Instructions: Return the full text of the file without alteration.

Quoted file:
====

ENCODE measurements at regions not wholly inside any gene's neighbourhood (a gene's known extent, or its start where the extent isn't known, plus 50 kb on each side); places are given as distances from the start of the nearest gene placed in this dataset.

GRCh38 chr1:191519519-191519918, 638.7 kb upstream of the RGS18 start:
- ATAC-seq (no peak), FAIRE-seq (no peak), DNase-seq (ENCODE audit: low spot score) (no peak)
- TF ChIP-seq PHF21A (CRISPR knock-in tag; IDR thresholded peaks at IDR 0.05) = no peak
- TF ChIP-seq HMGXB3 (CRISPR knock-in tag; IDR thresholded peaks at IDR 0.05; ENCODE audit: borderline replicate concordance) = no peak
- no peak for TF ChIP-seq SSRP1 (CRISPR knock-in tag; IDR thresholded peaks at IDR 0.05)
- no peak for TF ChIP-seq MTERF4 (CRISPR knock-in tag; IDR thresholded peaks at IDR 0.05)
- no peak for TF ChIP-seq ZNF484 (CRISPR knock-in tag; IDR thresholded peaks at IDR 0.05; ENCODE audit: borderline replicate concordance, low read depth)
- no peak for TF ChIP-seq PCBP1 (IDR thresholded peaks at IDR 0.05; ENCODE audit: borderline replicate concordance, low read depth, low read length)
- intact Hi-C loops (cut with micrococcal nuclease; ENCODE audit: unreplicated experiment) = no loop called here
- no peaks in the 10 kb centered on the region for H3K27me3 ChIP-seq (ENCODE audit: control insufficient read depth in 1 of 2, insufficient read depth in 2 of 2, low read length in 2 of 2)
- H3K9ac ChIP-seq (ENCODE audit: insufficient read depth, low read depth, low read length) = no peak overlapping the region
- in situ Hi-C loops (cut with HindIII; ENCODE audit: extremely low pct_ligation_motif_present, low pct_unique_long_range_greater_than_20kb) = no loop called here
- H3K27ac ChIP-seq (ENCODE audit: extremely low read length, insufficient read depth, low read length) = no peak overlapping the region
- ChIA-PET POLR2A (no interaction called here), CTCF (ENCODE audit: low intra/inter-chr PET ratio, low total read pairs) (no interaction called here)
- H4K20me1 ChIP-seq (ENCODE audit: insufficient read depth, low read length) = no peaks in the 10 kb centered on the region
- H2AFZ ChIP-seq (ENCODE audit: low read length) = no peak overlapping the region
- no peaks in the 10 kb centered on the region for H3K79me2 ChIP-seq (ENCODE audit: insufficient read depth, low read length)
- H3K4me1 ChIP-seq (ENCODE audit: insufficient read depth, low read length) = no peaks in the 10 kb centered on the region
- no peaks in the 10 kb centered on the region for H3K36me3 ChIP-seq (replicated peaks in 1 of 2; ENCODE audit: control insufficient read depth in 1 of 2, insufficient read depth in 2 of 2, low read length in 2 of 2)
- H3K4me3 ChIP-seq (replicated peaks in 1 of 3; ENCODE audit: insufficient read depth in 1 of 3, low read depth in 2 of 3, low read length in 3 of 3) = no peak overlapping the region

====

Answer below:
ENCODE measurements at regions not wholly inside any gene's neighbourhood (a gene's known extent, or its start where the extent isn't known, plus 50 kb on each side); places are given as distances from the start of the nearest gene placed in this dataset.

GRCh38 chr1:191519519-191519918, 638.7 kb upstream of the RGS18 start:
- ATAC-seq (no peak), FAIRE-seq (no peak), DNase-seq (ENCODE audit: low spot score) (no peak)
- TF ChIP-seq PHF21A (CRISPR knock-in tag; IDR thresholded peaks at IDR 0.05) = no peak
- TF ChIP-seq HMGXB3 (CRISPR knock-in tag; IDR thresholded peaks at IDR 0.05; ENCODE audit: borderline replicate concordance) = no peak
- no peak for TF ChIP-seq SSRP1 (CRISPR knock-in tag; IDR thresholded peaks at IDR 0.05)
- no peak for TF ChIP-seq MTERF4 (CRISPR knock-in tag; IDR thresholded peaks at IDR 0.05)
- no peak for TF ChIP-seq ZNF484 (CRISPR knock-in tag; IDR thresholded peaks at IDR 0.05; ENCODE audit: borderline replicate concordance, low read depth)
- no peak for TF ChIP-seq PCBP1 (IDR thresholded peaks at IDR 0.05; ENCODE audit: borderline replicate concordance, low read depth, low read length)
- intact Hi-C loops (cut with micrococcal nuclease; ENCODE audit: unreplicated experiment) = no loop called here
- no peaks in the 10 kb centered on the region for H3K27me3 ChIP-seq (ENCODE audit: control insufficient read depth in 1 of 2, insufficient read depth in 2 of 2, low read length in 2 of 2)
- H3K9ac ChIP-seq (ENCODE audit: insufficient read depth, low read depth, low read length) = no peak overlapping the region
- in situ Hi-C loops (cut with HindIII; ENCODE audit: extremely low pct_ligation_motif_present, low pct_unique_long_range_greater_than_20kb) = no loop called here
- H3K27ac ChIP-seq (ENCODE audit: extremely low read length, insufficient read depth, low read length) = no peak overlapping the region
- ChIA-PET POLR2A (no interaction called here), CTCF (ENCODE audit: low intra/inter-chr PET ratio, low total read pairs) (no interaction called here)
- H4K20me1 ChIP-seq (ENCODE audit: insufficient read depth, low read length) = no peaks in the 10 kb centered on the region
- H2AFZ ChIP-seq (ENCODE audit: low read length) = no peak overlapping the region
- no peaks in the 10 kb centered on the region for H3K79me2 ChIP-seq (ENCODE audit: insufficient read depth, low read length)
- H3K4me1 ChIP-seq (ENCODE audit: insufficient read depth, low read length) = no peaks in the 10 kb centered on the region
- no peaks in the 10 kb centered on the region for H3K36me3 ChIP-seq (replicated peaks in 1 of 2; ENCODE audit: control insufficient read depth in 1 of 2, insufficient read depth in 2 of 2, low read length in 2 of 2)
- H3K4me3 ChIP-seq (replicated peaks in 1 of 3; ENCODE audit: insufficient read depth in 1 of 3, low read depth in 2 of 3, low read length in 3 of 3) = no peak overlapping the region